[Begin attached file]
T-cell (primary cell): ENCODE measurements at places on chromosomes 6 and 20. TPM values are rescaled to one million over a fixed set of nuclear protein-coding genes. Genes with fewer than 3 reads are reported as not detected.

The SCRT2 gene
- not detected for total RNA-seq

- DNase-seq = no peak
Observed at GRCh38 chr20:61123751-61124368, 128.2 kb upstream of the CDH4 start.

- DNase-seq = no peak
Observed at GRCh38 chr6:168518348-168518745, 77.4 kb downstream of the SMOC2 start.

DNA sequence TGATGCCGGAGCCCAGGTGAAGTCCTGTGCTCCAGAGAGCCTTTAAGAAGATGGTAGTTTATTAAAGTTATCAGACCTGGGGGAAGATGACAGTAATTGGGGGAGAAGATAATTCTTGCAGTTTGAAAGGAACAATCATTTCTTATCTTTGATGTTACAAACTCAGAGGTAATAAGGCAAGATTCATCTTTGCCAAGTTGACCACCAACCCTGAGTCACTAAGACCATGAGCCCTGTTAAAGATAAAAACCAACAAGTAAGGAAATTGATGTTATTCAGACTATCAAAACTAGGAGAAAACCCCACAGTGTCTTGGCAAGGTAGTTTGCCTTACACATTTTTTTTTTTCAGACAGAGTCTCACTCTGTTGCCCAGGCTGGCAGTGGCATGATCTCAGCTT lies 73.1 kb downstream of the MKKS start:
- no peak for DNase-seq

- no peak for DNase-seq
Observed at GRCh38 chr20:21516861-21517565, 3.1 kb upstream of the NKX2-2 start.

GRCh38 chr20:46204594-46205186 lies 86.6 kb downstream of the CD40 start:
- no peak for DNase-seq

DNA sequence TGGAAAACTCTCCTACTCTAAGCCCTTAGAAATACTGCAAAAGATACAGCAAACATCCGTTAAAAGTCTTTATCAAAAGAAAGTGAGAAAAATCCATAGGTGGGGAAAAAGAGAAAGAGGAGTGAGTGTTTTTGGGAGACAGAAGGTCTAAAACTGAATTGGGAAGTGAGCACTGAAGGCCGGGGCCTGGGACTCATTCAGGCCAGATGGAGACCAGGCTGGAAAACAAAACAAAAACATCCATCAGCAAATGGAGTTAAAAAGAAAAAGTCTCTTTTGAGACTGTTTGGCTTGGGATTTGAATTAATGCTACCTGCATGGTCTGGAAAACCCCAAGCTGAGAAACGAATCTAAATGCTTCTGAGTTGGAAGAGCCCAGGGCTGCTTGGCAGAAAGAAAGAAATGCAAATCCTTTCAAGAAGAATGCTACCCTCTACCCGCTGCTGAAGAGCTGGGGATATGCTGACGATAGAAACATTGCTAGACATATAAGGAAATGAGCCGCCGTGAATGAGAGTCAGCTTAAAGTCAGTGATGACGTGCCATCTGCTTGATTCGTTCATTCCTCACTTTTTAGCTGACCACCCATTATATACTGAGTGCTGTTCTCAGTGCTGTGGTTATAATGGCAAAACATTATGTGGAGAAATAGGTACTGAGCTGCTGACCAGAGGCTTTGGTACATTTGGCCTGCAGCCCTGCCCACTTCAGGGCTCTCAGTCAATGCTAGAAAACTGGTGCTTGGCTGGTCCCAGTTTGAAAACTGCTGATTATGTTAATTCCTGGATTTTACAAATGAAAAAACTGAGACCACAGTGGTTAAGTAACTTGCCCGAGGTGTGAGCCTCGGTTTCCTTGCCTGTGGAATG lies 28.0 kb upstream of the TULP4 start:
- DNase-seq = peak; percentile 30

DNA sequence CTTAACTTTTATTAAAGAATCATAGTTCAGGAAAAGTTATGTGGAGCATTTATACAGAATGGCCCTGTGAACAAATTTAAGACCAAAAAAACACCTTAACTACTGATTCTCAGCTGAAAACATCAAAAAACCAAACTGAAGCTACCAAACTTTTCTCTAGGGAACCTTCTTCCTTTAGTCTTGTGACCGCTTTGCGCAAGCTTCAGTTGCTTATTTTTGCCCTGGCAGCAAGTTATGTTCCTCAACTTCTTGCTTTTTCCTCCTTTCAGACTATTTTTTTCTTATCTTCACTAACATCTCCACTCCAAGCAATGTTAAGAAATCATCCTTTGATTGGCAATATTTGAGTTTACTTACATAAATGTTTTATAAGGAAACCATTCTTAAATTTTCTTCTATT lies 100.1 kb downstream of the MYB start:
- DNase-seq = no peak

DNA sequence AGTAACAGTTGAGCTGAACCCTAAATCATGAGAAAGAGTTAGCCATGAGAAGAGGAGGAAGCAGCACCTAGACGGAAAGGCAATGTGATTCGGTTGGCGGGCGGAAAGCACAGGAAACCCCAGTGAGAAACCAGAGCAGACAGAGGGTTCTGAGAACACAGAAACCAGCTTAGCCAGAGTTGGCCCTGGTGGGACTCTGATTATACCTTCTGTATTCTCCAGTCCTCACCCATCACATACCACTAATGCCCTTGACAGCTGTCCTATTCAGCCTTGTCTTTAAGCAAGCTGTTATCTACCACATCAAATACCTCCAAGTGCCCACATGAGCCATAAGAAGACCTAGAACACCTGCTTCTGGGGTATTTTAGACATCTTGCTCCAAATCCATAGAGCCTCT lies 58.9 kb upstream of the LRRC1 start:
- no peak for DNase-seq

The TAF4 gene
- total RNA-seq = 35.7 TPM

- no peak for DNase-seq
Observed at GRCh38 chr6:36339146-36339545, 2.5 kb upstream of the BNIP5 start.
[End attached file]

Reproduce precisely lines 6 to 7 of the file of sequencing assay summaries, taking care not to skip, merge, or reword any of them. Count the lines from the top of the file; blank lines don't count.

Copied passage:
- DNase-seq = no peak
Observed at GRCh38 chr6:168518348-168518745, 77.4 kb downstream of the SMOC2 start.